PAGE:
Updated to a 2008 Ford F150 5.4 Triton Crew Cab Short Bed FX4. It screamed on the hills.

Updated again to a 2015 F250 Crew Cab Short Bed. It pulls effortlessly. I'm sold. I was always afraid to pull the trigger on a diesel. I think the more I read the more I made myself hesitant. My wife just said, "Just buy the diesel and we'll deal with what ever comes like we always do!"

Wife is awesome...


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Copperhead

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Posted: 11/24/18 07:06pm Link  |  Quote  |  Print  |  Notify Moderator

I was reminded yesterday why I don't have a diesel pickup. I filled up my 3/4 ton Chevy 6.0 gasser with E85 for $1.34 a gallon. This is why my pickup has been on E85 for well over a year now. The price spread makes is significantly more cost effective, even with the lower mpg.

And every day I have to deal with diesel in my commercial stuff, and paying for the 21,000 gallons of diesel I go thru in a year solidifies that I am glad I have a gasser pickup.

Bedlam

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Posted: 11/24/18 07:15pm Link  |  Quote  |  Print  |  Notify Moderator

If ethanol was not so subsided by government programs, you would not see that price. It takes more energy to create ethanol than it produces and just keeps the corn and soybean farms in the black with the government kick backs.


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Cummins12V98

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Posted: 11/24/18 10:50pm Link  |  Quote  |  Print  |  Notify Moderator

Bedlam wrote:

If ethanol was not so subsided by government programs, you would not see that price. It takes more energy to create ethanol than it produces and just keeps the corn and soybean farms in the black with the government kick backs.


So true!!!


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larry barnhart

wenatchee. wa usa

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Posted: 11/25/18 08:38am Link  |  Quote  |  Print  |  Notify Moderator

If I was not going to tow I would have a gas engine so our reasons for having a diesel is the right choice.

chevman

Copperhead

Central Iowa

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Posted: 11/27/18 12:12pm Link  |  Quote  |  Print  |  Notify Moderator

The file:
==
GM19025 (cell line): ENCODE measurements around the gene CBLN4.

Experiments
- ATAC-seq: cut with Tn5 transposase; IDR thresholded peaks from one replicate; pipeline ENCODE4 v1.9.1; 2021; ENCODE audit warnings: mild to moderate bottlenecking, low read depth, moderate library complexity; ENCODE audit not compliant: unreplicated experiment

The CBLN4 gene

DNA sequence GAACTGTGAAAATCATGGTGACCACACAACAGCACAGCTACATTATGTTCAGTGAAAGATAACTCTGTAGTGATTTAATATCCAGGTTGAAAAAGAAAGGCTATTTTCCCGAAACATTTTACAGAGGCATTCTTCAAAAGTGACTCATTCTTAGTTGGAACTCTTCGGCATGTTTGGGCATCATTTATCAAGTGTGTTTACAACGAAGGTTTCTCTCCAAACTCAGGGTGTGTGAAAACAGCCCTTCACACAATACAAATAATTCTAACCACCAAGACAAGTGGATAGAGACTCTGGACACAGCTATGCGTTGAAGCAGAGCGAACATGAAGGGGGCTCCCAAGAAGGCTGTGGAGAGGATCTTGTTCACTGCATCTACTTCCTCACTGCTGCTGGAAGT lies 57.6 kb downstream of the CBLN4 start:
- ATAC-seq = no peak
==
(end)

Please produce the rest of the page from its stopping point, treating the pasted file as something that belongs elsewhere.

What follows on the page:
Bedlam wrote:

If ethanol was not so subsided by government programs, you would not see that price. It takes more energy to create ethanol than it produces and just keeps the corn and soybean farms in the black with the government kick backs.


Well that sounds cool, but ethanol subsidies were eliminated at the end of 2011. It was in all the papers. Even the Socialist news organization, National Public Radio, reported it.

https://www.npr.org/2012/01/03/144605485/congress-ends-era-of-ethanol-subsidies

As for taking more energy that Ethanol provides. Another false idea. A major study was done regarding this. For every BTU of energy to produce Ethanol, there is a net of 1.34 BTU of energy on the back end. In terms of liquid fuel alone, for every BTU of liquid fuel used to make ethanol, there is a net of 6.34 BTU of energy from ethanol. This 16 page report breaks it all down.

https://www1.eere.energy.gov/bioenergy/pdfs/energy_balance_of_corn_ethanol.pdf

Even regarding water... it takes almost as much water to produce a gallon of refined fuel as it does to make ethanol. And considerably less water than it takes to make many things we use in our daily lives.....

https://extension.illinois.edu/ethanol/wateruse.cfm

And even if it was subsidized to make, which it isn't, ethanol is still traded on the commodities exchanges just like gas, diesel, propane, etc and it is what the market says the price is that sets the price. The ethanol producers, corn growers, etc have nothing to do with it.


A mind is a terrible thing to waste.

* This post was edited 11/27/18 12:27pm by Copperhead *